MARINE CORPS AIR GROUND COMBAT CENTER TWENTYNINE PALMS, Calif. --
Gory images flashed across the screen. Bodies cut in half, vital organs exposed, lifeless bodies of children shoved into garbage bags. The scenes depicted were enough to make even a seasoned combat veteran cringe – and that was the goal.
The Combat Center hosted the National Save A Life Tour for Marines and sailors at the Sunset Cinema May 6 - 8 to help educate them on the effects and repercussions of drinking and driving.
According to their Web site, the tour is the nation’s most advanced high-impact alcohol awareness program that uses multi-million dollar drinking-and-driving simulators that provide participants a realistic, but sober perspective on the effects of driving while intoxicated.
Each of the six sessions over the course of the three-day event starts off with charismatic speaker Brian Beldyga, the senior manager for the tour, talking to the audience about his personal experiences with driving while intoxicated and his horrific accident years ago.
Beldyga set the tone for the event before playing two videos on alcohol related motor vehicle accidents. The videos provide a graphic message of what can happen when someone is in an accident under the influence.
“Over two million people have died in the past 39 years due to drunk driving,” Beldyga said. “It’s hard to rewrite the mind. We want to educate smart people so they can stand up to the ignorant ones and take their keys.”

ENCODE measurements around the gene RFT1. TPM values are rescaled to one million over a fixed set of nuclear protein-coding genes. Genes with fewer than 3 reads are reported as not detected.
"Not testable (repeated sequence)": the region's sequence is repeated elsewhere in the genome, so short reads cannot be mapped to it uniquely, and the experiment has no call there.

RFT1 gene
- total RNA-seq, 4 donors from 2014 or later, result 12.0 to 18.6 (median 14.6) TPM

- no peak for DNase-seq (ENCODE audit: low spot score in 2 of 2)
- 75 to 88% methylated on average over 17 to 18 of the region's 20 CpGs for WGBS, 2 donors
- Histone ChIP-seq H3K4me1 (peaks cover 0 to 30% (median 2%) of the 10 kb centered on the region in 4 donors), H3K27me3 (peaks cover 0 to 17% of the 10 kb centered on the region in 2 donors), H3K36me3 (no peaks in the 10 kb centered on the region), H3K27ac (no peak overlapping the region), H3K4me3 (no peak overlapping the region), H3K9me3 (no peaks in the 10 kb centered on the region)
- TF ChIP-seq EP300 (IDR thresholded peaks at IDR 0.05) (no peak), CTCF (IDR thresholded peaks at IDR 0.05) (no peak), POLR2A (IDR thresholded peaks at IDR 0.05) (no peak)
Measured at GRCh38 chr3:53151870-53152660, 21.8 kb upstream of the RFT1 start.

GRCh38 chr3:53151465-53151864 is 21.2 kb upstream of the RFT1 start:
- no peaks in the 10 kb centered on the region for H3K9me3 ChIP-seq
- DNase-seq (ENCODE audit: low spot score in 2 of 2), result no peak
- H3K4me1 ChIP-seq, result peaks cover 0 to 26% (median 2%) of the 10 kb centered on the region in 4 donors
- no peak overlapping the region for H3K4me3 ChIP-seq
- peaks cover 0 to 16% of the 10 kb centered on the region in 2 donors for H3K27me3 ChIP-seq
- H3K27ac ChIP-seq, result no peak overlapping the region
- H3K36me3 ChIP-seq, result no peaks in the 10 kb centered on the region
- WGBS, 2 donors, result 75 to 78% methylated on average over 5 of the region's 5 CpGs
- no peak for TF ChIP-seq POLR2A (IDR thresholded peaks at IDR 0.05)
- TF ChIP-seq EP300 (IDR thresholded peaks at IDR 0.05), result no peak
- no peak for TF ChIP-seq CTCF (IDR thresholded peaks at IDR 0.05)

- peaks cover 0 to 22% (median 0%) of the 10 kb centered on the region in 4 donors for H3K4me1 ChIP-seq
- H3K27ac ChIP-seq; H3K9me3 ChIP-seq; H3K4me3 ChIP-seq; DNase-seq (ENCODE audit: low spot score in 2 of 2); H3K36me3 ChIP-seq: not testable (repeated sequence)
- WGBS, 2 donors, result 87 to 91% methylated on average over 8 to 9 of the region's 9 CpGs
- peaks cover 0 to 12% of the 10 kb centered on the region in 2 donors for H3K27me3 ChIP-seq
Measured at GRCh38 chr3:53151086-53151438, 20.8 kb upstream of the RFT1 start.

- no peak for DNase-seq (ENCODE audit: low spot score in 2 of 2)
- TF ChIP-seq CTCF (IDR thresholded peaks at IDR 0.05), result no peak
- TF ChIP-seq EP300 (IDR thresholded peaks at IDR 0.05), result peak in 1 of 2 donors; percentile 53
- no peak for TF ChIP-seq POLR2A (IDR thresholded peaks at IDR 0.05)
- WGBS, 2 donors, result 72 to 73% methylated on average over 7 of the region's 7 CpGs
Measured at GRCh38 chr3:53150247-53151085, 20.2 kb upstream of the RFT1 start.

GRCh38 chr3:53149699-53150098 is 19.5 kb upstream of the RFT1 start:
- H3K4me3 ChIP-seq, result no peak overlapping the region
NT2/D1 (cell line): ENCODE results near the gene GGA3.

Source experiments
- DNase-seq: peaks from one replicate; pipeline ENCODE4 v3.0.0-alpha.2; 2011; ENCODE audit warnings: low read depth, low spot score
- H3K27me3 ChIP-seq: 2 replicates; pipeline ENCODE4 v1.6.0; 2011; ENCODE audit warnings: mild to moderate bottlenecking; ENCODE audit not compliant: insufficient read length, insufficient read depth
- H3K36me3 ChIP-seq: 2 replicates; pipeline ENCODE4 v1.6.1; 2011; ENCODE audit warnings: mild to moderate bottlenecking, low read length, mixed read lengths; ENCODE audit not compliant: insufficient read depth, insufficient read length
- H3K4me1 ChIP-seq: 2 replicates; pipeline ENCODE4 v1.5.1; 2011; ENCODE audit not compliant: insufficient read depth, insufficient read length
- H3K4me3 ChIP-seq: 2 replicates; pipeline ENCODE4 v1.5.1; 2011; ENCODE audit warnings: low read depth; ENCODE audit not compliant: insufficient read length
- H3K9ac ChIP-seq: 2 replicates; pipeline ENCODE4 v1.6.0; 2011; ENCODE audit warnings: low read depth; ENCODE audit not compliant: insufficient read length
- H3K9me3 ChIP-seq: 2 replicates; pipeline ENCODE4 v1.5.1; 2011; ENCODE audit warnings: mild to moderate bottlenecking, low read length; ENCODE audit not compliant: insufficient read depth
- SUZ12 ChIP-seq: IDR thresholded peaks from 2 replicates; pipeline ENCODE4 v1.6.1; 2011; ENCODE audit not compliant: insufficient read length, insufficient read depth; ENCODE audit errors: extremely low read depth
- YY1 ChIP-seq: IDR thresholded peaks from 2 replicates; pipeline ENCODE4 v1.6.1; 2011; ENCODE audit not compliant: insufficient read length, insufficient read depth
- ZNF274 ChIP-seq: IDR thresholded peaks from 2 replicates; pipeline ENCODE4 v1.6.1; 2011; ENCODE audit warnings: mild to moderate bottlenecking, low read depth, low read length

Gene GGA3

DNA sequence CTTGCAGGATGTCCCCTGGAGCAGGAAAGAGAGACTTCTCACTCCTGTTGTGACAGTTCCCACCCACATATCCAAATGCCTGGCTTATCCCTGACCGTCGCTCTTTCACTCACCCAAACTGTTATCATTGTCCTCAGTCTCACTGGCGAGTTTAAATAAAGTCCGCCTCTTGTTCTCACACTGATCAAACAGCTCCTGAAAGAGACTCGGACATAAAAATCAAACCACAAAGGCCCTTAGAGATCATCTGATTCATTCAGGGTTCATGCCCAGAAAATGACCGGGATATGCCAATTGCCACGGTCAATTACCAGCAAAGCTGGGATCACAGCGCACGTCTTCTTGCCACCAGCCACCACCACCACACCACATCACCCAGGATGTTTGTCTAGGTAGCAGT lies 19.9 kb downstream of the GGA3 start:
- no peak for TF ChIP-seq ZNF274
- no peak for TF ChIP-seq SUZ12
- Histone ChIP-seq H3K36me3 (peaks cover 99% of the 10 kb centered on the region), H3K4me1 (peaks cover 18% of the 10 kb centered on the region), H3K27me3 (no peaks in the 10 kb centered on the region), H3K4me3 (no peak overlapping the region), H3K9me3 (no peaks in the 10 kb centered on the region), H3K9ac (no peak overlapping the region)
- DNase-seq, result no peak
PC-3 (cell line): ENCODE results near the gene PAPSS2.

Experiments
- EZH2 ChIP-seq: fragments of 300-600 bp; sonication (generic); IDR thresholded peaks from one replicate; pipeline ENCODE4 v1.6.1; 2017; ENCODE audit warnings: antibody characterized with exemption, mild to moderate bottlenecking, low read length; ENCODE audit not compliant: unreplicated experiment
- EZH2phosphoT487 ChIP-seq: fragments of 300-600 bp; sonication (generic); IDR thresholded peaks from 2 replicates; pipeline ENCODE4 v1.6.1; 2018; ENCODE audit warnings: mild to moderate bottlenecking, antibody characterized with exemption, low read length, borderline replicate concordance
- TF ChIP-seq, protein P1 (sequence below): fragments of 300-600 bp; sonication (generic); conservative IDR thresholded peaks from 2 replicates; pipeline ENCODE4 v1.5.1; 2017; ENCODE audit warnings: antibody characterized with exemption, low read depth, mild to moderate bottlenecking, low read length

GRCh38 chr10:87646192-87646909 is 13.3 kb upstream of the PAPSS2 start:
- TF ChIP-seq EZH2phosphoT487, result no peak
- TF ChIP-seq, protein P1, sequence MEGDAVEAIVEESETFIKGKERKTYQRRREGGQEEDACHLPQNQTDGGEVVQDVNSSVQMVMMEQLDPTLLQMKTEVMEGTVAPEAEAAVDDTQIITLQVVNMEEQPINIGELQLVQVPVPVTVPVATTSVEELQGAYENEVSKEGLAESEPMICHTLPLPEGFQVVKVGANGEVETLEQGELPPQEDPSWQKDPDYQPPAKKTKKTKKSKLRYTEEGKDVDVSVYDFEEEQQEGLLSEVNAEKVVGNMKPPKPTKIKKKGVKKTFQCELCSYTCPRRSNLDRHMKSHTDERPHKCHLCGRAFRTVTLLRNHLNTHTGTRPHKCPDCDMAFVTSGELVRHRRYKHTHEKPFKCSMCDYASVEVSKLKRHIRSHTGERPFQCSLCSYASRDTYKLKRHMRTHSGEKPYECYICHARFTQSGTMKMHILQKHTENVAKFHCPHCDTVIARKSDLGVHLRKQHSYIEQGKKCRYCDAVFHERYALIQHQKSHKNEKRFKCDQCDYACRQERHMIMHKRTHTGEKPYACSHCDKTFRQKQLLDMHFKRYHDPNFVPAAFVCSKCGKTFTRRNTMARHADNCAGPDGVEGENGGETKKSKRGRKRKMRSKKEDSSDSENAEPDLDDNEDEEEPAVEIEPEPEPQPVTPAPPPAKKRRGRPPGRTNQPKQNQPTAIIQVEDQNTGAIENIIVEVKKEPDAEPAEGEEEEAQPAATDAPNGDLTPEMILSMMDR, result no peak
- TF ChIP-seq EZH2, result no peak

After a recap of the impact from the videos, Beldyga presents and explains the vehicle simulator to the audience and pulls a demonstrator to the hot seat while the simulator is displayed on a big screen.
Once the first Marine underwent the simulator, the remaining Marines and sailors had an opportunity to turn the key and test their driving skills while “under the influence.”
“It was a lot harder than I though it would be, especially the stopping and turning,” said Cpl. Kyle Parker, an ammo technician with the Central Magazine Area, after ending his simulator experience with a mock driving under the influence ticket.
As the line for the simulator dwindled, it became apparent that it was not an easy task to drive under the influence while sober. The message got across.
“Don’t drink and drive and don’t let anyone else drink and drive,” said Parker, a Winston-Salem, N.C. native.
With the Marines and sailors filed out of the theatre and the tour employees preparing for the next day, Beldyga wanted to express the overall message of the whole event, “Just take the keys.”